Washington Nationals: Can Anthony Rendon actually win the NL MVP?

Washington Nationals third baseman Anthony Rendon had the best season of his career. But is it enough to win the NL MVP award?

Washington Nationals third baseman Anthony Rendon has long been one of the MLB’s most underrated stars. For most of his career, he lived under the large shadow of his former teammate and MVP, Bryce Harper.

While Harper stole the headlines, Rendon has quietly improved almost every year. However, Harper signed a mega-contract with the division rival Philadelphia Phillies, thus opening the door for Rendon to become the anchor of a young, talented Washington Nationals offense.

Rendon did not disappoint. He came out the gates scorching hot in 2019, hitting .356 with 6 home runs and 18 RBIs through the first 20 games of the season.

At the end of the first half, Rendon was hitting .304/.386/.611 with 20 home runs and 62 RBIs. His incredible performance earned him his first All-Star game selection, after being noticeably snubbed in each of the past two seasons. Unfortunately, he was not able to play in the All-Star game due to an injury.

However, in the second half, he returned with an even bigger chip on his shoulder. Thanks to a scorching-hot August, he finished the year with a .319/.412/.598 slash line with 34 home runs, an NL-leading 44 doubles, and an MLB-leading 126 RBIs. What was once a two-man race between Cody Bellinger and Christian Yelich became a lot more interesting with Anthony Rendon’s second-half surge.

So, let’s look at the numbers to determine whether or not Rendon has a realistic shot at dethroning Yeli and Belli.

While Rendon leads the league in runs batted in, he ranks 7th in weighted runs created plus (wRC+). This stat measures the totals runs created by a player, while comparing it to league averages after controlling for park effects, according to Fangraphs. Rendon’s 154 WRC+ is behind Bellinger (162) and Yelich (174). wRC+ is a stat that is analysts are relying more and more heavily upon as a measure of total offensive production.

On the contrary, Rendon ranks 15th in the league in strikeout rate with an impressive 13.3%. This ranks marginally higher than Bellinger (16.4%) and Yelich (20.4%). HIS 12.4% walk rate gives him an astounding -0.9% strikeout-to-walk rate differential. Furthermore, his .412 on-base percentage (OBP) places him second in the NL, right in between Yelich (.429) and Bellinger (.406).

It will be interesting to see if the MVP voters pay attention to statistics like this, which proves Rendon was superior to both Yelich and Bellinger in terms of putting the ball in play. However, given the modern nature of the game, it is unlikely that strikeout-related statistics will give Rendon enough of an edge to surpass Yelich and Bellinger.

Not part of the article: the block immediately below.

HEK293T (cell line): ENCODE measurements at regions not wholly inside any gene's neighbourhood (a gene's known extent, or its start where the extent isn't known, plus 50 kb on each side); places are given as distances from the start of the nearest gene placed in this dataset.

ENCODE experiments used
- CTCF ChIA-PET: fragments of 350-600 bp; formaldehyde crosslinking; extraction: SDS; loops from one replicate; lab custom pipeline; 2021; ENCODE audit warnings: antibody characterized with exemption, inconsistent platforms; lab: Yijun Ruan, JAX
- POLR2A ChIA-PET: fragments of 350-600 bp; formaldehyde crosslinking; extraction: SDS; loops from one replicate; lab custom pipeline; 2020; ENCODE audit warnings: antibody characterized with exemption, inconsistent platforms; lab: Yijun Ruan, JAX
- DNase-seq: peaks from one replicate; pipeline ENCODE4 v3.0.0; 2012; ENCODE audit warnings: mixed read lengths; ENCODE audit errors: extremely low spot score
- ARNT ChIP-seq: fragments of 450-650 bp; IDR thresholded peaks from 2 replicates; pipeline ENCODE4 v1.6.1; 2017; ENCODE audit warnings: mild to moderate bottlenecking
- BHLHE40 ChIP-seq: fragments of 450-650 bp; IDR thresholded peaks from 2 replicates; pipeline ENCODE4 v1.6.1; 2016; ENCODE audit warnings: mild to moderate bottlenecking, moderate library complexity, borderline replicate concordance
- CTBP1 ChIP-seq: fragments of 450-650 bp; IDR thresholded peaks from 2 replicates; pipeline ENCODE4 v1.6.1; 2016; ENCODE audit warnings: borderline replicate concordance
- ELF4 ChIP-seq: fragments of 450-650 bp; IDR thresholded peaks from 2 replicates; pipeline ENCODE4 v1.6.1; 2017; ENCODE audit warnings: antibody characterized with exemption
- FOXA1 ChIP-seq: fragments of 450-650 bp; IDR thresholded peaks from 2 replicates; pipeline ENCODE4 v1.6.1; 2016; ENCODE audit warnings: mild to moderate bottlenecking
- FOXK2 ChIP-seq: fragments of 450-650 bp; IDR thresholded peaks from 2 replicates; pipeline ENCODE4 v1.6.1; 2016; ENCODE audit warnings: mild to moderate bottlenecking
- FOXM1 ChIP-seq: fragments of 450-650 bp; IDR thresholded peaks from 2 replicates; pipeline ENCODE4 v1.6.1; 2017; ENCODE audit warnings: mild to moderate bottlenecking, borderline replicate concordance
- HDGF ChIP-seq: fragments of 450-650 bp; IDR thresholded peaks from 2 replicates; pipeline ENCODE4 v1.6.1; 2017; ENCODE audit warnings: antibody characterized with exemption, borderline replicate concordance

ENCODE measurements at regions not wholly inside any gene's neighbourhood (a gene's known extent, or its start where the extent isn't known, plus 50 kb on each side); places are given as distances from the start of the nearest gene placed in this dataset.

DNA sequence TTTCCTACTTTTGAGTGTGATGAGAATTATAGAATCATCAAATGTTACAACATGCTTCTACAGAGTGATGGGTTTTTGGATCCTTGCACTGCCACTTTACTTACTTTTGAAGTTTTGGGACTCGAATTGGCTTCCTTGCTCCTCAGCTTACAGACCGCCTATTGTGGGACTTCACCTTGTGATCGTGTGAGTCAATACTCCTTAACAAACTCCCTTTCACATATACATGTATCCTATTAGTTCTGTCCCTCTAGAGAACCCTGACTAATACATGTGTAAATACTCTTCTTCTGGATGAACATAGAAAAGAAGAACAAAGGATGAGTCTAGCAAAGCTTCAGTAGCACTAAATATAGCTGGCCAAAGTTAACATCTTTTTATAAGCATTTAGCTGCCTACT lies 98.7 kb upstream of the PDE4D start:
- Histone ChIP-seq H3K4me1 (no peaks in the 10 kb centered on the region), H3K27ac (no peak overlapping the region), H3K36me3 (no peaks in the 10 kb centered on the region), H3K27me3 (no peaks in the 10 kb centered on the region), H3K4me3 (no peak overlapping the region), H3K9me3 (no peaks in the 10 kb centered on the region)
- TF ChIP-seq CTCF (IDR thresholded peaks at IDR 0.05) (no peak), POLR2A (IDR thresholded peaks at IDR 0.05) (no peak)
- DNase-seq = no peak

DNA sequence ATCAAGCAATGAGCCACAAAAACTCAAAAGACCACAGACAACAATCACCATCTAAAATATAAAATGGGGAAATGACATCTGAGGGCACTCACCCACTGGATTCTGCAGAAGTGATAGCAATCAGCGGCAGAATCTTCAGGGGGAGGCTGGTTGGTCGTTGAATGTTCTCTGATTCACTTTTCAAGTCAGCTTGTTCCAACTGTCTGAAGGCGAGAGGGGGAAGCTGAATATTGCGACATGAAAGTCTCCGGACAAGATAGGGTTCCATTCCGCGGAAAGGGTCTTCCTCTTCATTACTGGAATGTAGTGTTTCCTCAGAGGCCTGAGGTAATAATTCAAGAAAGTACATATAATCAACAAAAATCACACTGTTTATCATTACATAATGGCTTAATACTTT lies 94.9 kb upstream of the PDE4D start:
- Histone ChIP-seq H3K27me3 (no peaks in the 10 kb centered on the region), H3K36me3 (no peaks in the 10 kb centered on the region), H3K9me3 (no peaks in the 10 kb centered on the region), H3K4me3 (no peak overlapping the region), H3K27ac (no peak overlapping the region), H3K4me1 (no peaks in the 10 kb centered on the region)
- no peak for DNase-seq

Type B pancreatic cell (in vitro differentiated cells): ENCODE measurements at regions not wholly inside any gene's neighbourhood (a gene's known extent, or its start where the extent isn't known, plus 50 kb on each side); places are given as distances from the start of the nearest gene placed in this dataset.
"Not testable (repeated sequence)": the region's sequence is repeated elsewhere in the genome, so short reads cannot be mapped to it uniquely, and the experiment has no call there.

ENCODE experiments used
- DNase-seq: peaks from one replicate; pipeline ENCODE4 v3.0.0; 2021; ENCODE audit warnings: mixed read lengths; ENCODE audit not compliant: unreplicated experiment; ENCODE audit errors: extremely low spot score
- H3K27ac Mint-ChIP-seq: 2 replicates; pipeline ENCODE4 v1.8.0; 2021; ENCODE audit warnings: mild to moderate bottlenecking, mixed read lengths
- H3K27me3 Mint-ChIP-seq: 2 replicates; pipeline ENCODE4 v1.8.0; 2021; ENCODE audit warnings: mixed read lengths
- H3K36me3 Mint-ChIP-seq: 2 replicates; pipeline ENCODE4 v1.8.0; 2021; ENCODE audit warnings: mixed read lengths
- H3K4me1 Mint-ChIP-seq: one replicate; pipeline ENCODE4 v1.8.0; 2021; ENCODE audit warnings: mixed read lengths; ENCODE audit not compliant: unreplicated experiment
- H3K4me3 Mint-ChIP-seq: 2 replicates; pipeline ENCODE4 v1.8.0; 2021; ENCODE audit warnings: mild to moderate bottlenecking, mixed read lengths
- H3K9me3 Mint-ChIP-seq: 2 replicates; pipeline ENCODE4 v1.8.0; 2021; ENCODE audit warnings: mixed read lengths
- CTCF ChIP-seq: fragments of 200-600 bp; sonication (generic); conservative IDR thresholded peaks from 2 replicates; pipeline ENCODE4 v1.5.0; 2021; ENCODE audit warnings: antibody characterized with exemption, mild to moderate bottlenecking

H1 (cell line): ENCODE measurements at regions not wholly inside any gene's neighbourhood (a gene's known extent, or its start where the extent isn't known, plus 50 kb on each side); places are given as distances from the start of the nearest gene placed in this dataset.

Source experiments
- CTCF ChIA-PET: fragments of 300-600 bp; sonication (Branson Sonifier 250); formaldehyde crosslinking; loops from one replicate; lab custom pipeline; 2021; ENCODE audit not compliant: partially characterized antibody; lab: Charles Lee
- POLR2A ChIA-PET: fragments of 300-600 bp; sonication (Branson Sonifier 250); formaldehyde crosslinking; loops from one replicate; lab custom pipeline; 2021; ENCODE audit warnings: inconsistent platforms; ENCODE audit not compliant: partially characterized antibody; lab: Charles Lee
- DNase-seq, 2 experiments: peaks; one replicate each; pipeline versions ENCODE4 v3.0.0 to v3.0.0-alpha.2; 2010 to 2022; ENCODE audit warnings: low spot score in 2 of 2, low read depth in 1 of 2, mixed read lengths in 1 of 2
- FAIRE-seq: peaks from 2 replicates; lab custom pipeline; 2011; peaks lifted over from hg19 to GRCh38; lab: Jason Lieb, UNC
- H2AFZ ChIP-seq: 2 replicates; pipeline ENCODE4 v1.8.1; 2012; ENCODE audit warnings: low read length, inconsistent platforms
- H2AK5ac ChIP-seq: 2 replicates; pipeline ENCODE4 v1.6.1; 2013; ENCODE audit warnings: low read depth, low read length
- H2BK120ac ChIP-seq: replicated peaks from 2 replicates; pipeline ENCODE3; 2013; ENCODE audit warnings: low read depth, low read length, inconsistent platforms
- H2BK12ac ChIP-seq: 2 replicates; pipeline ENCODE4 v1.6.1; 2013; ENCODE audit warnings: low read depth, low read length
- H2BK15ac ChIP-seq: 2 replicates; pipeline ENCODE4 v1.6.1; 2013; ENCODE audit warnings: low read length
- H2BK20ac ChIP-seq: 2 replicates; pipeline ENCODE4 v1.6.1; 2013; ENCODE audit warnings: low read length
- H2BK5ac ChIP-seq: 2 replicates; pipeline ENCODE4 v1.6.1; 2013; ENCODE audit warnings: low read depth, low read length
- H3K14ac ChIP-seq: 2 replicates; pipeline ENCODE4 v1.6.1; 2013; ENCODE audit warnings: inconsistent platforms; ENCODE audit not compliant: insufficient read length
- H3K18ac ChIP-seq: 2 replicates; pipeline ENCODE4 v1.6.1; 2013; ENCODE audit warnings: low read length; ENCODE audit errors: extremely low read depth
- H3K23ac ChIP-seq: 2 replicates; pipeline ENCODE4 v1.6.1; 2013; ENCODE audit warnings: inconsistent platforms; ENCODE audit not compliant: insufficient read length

One more advantage Rendon has over the other two MVP candidates is defensive prowess. While it is difficult to compare the defense of two outfielders to a third baseman, Rendon has outperformed them both in terms of defensive WAR (dWAR). Rendon’s 4.1 dWAR is better than Bellinger’s 3.2 and Yelich’s -3.7. Some will make the case that this is more important than it seems, as third base is a harder position to excel in than the outfield. For our purposes, let’s not consider that argument.

In conclusion, it will be tough for Rendon to take home the MVP, as voters have relied heavily on WAR in recent history. Since 2014, the AL and NL WAR leaders have taken home their respective MVP awards in each season. Cody Bellinger is the league leader this year with a 9.0 WAR, followed by AL MVP candidates Mike Trout and Alex Bregman.

At this point, this seems like a trend that will be too tough to overcome for Rendon. He currently ranks 10th among position players with a 6.3 WAR, behind the likes of Ketel Marte and Trevor Story. However, this year’s voting will be interesting, since both Trout and Yelich had their seasons cut short, thus limiting their chances to lead the league in WAR (even though they still rank third and fifth among position players).

Maybe the trend will change this year. WAR has proven to be an inconsistent and hard-to-measure statistic, and any casual fan does not need WAR to recognize Rendon’s immense role in the Washington Nationals’ success in 2019. Rendon’s outstanding performance will almost certainly grant him his first career top-3 MVP finish, but it is unlikely that he will hoist the trophy when it is all said and done.

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Regardless of the outcome of the MVP race, Rendon had the best season of his career. As a result, he will enter the 2019 offseason as the top free agent on the market. If his regular-season performance is not rewarded with an MVP, it will certainly be rewarded with a lucrative, long-term contract.